As the product of the invention is generally used in a form where the films, tapes or fibres are at angle to each other (woven, non-woven materials), the outer layer makes it possible to heat treat the woven, stacked or stapled material, thereby welding together the individual films/fibres/yarns or tapes to create a composite material (e.g. a woven material) of very high structural integrity. By selecting the softening point at a sufficiently large distance from the softening point of the central layer, it is possible to have a heat treatment which does not impair the properties of the material itself.
In an embodiment of the invention, the outer layer or layers A at least consist of a ethylene propylene copolymer, having an ethylene content of between 75 mol % and 99 mol % and a propylene content of between 1 and 25 mol. %. Particular good results have been achieved with such an outer layer or layers in an embodiment wherein the central layer B is a polyethylene.
It is preferred to use a propylene ethylene copolymer, having an ethylene content of between 1 and 25 mol. % and a propylene content of between 75 mol % and 99 mol %, as the material for the outer layers A, in particular if the central layer is a polypropylene. Such a copolymer (as outer layer(s) A), in particular such a random copolymer, has been found to adhere highly satisfactorily to the central layer. Further a composite of tape, yarn or film comprising such a copolymer has been found to have a very good strength, impact resistance and abrasion resistance. It is also possible to use blends of two of these materials.
In case of the use of polyethylene, basically the same considerations apply. As the central layer an HDPE is preferably used, i.e. a polyethylene having a density of at least 950 kg/m3. The weight average molecular weight (MW), as determined by GPC, is preferably at least 250 000 g/mol and the melting point is 130° C. or higher. It is to be noted that the central layer preferably consists of one material only, but that in case of recycle of production scrap, minor amounts of the material of the other layer may also be present in the core layer. This will generally not exceed 10 wt. %.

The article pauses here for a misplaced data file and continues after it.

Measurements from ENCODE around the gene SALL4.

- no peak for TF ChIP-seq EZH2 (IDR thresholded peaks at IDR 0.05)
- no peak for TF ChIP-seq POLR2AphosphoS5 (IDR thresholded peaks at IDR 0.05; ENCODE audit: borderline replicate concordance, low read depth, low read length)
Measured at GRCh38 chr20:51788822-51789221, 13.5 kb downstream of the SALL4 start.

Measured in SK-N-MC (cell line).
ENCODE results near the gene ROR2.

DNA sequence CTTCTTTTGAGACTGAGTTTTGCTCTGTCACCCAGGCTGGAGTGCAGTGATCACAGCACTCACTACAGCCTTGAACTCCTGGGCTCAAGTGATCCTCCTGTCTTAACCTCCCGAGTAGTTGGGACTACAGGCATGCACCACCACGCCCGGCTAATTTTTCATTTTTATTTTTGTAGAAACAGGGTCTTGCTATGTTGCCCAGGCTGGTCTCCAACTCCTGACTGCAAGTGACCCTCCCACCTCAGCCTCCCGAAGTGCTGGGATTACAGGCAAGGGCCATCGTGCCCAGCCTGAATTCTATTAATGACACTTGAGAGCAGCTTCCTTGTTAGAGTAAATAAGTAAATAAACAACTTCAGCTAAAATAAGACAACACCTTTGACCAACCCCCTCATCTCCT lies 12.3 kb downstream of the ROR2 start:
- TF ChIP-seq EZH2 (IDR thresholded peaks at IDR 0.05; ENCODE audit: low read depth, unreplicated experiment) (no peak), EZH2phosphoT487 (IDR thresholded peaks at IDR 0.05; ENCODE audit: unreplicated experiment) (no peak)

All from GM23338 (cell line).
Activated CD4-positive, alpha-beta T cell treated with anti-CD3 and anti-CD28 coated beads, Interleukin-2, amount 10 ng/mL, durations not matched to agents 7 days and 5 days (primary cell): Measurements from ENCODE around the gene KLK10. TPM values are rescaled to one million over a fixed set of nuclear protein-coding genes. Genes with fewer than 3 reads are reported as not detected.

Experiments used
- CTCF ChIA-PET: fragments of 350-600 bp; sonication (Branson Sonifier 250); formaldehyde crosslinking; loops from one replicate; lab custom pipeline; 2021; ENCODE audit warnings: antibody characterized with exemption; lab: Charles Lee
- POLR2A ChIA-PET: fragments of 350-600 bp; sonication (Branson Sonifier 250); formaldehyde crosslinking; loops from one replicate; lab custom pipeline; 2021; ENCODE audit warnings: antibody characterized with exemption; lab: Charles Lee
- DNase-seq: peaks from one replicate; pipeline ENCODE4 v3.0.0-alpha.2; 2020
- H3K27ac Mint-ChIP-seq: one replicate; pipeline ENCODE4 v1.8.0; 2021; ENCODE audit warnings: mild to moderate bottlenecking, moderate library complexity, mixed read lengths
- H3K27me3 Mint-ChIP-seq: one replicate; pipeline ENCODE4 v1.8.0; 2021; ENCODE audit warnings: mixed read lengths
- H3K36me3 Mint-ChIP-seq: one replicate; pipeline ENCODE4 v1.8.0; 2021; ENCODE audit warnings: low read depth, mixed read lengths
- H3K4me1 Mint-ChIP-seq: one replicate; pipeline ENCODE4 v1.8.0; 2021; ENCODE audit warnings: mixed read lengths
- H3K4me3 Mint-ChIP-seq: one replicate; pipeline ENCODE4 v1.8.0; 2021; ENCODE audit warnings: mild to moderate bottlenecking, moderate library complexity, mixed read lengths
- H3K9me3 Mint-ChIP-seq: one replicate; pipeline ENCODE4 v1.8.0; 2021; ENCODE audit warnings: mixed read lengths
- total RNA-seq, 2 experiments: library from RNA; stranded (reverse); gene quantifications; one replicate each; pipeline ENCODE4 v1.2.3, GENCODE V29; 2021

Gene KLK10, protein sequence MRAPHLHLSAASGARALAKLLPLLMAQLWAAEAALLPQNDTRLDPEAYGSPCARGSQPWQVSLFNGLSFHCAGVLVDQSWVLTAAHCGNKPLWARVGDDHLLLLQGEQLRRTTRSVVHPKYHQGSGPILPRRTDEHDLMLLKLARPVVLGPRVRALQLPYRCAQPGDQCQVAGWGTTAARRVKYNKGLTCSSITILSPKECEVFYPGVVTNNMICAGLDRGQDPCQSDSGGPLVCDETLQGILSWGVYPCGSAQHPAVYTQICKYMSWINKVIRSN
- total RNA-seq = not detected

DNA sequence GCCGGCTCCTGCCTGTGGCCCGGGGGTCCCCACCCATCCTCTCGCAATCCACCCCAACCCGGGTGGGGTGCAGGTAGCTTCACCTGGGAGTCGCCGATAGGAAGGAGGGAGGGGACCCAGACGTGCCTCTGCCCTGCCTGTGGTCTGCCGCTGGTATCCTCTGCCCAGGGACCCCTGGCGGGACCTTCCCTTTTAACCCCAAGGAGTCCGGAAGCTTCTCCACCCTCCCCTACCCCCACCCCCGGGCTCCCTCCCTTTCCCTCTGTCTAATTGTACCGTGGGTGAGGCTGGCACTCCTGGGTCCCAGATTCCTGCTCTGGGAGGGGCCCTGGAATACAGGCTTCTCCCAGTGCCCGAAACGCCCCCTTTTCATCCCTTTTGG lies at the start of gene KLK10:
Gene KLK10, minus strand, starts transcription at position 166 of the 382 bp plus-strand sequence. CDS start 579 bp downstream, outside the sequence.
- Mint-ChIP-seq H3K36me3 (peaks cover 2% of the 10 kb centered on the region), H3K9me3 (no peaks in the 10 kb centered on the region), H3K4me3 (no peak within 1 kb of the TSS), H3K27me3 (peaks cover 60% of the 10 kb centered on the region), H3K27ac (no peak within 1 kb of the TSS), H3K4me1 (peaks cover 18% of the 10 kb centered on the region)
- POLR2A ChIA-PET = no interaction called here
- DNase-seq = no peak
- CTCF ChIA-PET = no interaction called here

The material of the other layer is characterised in that it will also be a polyethylene, but now with a lower melting point, the difference being at least 10° C. Suitable polyethylenes are random or block ethylene copolymers, LLDPE, LDPE, VLDPE and the like.
For both types of layer materials it is to be noted that they will generally contain conventional additives, including but not limited to dyes and pigments, flame retarders, UV-stabilisers, anti-oxidants, carbon black and the like.
In a less preferred option of the general approach to the present invention, each of the outer layers at itself consists of two or more separate layers. It is also possible that in the three-layer configuration (ABA), the two outer layers have a slightly different composition.
The major part of the product of the invention consists of the central layer (B). In a preferred embodiment the amount of central layer is between 50 and 99 wt. %, preferably between 60 and 90 wt. %. The balance of the material consist of the outer layers (A).
In practice, the thickness of the tape, film or yarn will generally be up to 300, preferably between 25 and 300 μm. This is governed by the original film thickness and the stretch ratio, in this case the ratio of the speed of the stretch rollers. The width of the tapes can vary over a wide range, such as from 25 μm up to 50 cm or more. The width of the films can also vary over a wide range, e.g. from 1 cm up to 150 cm or more.
As indicated above, the material of the invention has very good mechanical properties. For example, the E-modulus will be at least 10 GPa, preferably at least 12.5 GPa. The tensile strength can easily be at least 0.25 GPa, even up to at least 0.4 GPa (value as measured by ISO 527). The upper limit for the strength that can be obtained in the materials of the present invention is about half of the theoretical value. This means that for polypropylene a value of 1 GPa and for polyethylene a value of 5 GPa will generally be the upper limit.
A film, tape or yarn according to the invention can be used to produce all kinds of materials, such as those discussed in the introduction.
One of the preferred embodiments of the use of the film according to the invention is the production of a reinforcing material for example by winding or stapling/stacking, and/or compacting it from the film. Preferably, the material is then heat treated and pressed. By this heat treatment the individual films are welded together. In this way the structural integrity of the stapled/stacked material will be guaranteed. The said heat treatment will be done at a temperature between the softening point of the material of the outer layers (A) and the material of the central layer (B). A surprising property of the heat treated material is the improved abrasion resistance and the resistance against delamination of the individual films.